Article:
How Bold CEOs succeed at M&A Turnarounds by buying and integrating

How Bold CEOs succeed at M&A Turnarounds

How CEOs Succeed at M&A Turnarounds. Growth is difficult, especially in a slowing economy, and sometimes M&A can offer a solution. Although few M&A deals wind up creating value, CEOs with a proven ability to transform an organization and improve performance in difficult conditions can create massive value by picking up a troubled business or brand—often at a discount. It’s a bold idea: buying distressed assets, turning them around, and integrating them to produce a company that is much stronger than the sum of its parts.

Number of Turnarounds

BCG recently analyzed 1,400 M&A-based turnarounds between 2005 and 2018 and found that the Total Shareholder Return (TSR) of winning deals was 25 percentage points higher than that of unsuccessful deals.And we identified five factors that can increase the ability of bold CEOs to succeed with such turnarounds:

1. Willingness to Act Quickly. The single biggest factor in a turnaround deal’s success is a willingness to take bold and rapid action. Buyers that launched a turnaround in the first year after a deal closed generated 12 percentage points more in TSR than those that waited until later. Engaging quickly generates momentum and frees up capital, both of which can spur longer-term initiatives. Early action also helps boost investors’ confidence, which is a key factor in turnaround success. Successful CEOs treat speed as their friend.

2. Ambitious Synergy Targets. Leaders need to aim high, with ambitious synergy targets factoring in both increased revenue and reduced costs. These should be stretch goals that look at the “full potential” of the turnaround: improvements to the acquired company, improvements to the buyer, and synergies from combining the two. (See the exhibit.) CEOs who set ambitious targets, announced them externally, and reported on progress generated higher TSR in the years following the close of an acquisition.


3. Sufficient Investment in Transformation. M&A turnaround programs cost money—to close plants, restructure business units, or repair assets that have become obsolete. Rather than treating these as expenses and dragging the program out over a long period of time, successful leadership teams treat them as investments (often as restructuring charges), and companies that invested more and moved faster than the average for their industry performed better over time.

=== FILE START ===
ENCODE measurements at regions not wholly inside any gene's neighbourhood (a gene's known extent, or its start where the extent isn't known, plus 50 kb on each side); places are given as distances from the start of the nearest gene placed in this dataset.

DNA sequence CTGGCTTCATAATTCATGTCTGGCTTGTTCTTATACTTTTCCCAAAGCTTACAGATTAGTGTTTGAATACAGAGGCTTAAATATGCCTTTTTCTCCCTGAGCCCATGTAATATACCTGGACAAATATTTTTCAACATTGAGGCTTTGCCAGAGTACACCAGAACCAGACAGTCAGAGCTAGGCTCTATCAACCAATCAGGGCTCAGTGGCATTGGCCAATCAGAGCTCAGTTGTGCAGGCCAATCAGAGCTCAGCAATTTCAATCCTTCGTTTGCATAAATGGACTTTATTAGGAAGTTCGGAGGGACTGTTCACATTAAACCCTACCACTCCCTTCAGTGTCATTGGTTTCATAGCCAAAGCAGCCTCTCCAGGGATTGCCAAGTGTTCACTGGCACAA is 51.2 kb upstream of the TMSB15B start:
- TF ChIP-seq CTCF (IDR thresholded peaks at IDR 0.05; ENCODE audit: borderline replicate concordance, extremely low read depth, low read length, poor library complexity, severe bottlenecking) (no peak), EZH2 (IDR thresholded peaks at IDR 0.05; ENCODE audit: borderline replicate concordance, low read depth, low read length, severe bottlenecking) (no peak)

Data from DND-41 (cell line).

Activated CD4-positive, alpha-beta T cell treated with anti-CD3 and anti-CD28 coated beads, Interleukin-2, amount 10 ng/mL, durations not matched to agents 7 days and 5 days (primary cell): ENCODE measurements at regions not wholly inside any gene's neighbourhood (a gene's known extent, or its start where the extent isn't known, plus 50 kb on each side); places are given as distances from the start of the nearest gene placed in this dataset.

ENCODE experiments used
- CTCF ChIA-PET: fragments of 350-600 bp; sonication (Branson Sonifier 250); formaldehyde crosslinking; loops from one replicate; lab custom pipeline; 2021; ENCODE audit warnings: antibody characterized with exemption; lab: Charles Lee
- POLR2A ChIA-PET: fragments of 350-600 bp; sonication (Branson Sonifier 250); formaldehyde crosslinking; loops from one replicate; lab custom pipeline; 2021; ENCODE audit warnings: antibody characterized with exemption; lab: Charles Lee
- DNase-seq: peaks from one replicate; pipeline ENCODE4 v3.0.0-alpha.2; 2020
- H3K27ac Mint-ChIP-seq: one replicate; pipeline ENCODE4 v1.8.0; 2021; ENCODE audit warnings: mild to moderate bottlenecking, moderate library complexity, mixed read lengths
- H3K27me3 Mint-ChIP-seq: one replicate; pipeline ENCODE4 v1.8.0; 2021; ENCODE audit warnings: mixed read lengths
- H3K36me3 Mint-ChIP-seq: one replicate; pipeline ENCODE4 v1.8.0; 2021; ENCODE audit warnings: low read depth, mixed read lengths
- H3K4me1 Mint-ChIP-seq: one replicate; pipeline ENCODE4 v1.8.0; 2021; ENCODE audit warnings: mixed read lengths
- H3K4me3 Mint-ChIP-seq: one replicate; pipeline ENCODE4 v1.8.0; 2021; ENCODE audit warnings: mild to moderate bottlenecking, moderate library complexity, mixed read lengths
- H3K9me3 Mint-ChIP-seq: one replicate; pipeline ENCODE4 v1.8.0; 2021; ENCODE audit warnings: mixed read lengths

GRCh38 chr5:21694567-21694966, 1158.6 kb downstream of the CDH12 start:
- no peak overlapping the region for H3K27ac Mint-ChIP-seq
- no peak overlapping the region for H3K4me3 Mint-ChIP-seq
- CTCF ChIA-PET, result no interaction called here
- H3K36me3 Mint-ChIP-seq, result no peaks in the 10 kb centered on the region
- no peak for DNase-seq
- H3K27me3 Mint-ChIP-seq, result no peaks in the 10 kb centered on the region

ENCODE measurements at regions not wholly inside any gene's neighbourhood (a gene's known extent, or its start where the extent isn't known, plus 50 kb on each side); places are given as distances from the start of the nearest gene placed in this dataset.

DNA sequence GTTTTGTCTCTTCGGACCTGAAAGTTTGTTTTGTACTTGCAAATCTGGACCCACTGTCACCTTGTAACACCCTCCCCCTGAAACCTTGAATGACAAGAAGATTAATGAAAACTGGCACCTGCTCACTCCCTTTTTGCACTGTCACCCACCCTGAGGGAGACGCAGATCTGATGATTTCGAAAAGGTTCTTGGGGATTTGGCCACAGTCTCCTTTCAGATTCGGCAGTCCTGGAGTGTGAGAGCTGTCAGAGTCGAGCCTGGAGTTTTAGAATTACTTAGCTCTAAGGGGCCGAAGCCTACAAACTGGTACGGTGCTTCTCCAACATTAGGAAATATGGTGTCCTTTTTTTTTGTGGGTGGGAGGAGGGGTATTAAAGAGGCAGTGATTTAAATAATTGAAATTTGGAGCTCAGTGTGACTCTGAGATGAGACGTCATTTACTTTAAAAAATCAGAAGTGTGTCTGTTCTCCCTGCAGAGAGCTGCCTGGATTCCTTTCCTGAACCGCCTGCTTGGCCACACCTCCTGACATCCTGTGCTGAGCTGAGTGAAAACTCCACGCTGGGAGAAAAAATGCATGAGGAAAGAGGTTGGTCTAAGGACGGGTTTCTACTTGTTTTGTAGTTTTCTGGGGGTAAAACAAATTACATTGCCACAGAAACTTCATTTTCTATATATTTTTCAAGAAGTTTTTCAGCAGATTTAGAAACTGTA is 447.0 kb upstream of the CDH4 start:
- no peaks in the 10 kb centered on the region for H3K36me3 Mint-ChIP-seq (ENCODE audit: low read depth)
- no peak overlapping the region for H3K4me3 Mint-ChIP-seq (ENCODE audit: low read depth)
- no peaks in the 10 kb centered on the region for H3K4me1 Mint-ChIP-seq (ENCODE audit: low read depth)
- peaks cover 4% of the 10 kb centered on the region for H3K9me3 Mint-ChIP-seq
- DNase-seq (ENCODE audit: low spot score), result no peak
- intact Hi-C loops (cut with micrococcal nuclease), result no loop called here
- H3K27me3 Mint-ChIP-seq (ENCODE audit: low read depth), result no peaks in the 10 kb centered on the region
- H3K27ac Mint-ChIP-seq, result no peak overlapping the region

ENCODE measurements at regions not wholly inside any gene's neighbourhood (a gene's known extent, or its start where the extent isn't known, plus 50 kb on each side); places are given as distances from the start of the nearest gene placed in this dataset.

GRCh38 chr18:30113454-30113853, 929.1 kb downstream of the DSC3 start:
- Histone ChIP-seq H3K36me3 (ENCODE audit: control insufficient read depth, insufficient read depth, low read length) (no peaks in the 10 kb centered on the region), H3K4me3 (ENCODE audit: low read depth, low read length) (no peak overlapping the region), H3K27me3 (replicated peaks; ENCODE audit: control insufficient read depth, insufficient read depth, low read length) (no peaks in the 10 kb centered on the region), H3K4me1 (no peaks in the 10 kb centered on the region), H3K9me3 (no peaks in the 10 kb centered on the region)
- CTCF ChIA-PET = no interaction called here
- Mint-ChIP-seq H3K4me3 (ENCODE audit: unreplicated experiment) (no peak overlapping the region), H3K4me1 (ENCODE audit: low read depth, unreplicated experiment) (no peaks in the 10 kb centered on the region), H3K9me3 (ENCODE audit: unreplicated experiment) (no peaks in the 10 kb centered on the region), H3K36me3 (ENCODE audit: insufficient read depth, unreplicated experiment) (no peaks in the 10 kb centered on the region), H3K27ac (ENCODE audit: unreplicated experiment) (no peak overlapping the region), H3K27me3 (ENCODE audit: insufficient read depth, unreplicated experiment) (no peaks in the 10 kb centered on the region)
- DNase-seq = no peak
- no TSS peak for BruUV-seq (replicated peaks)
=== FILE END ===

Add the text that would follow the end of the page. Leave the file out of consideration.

4. A Long-Term Orientation. CEOs who are integrating a troubled business need to consider the short term and make tactical and operational moves that will generate the necessary funding. But those who can balance this short-term perspective with a long-term strategic orientation show better financial returns over time. These leaders do not get so caught up in daily crises that they miss emerging opportunities. They invest more in digital and R&D and less in capital improvements, and their long-term orientation allows them to improve their strategic positioning.

5. A Well-Defined Purpose. A growing body shows that companies with goals and aspirations that go beyond profits perform better over time. The same principle applies to M&A turnarounds. Acquiring companies that spell out a common purpose can motivate and align employees around long-term goals. Leadership teams and employees will push themselves hard on a turnaround program if they see the long-term objective.

While each of these five factors on its own can improve the results of the M&A turnarounds, a combination of two or more is even more powerful. In fact, there is a direct correlation between the number of factors that a company takes into account and the boost in three-year TSR from the deal.

Source : website BCG,  JULY  18, 2019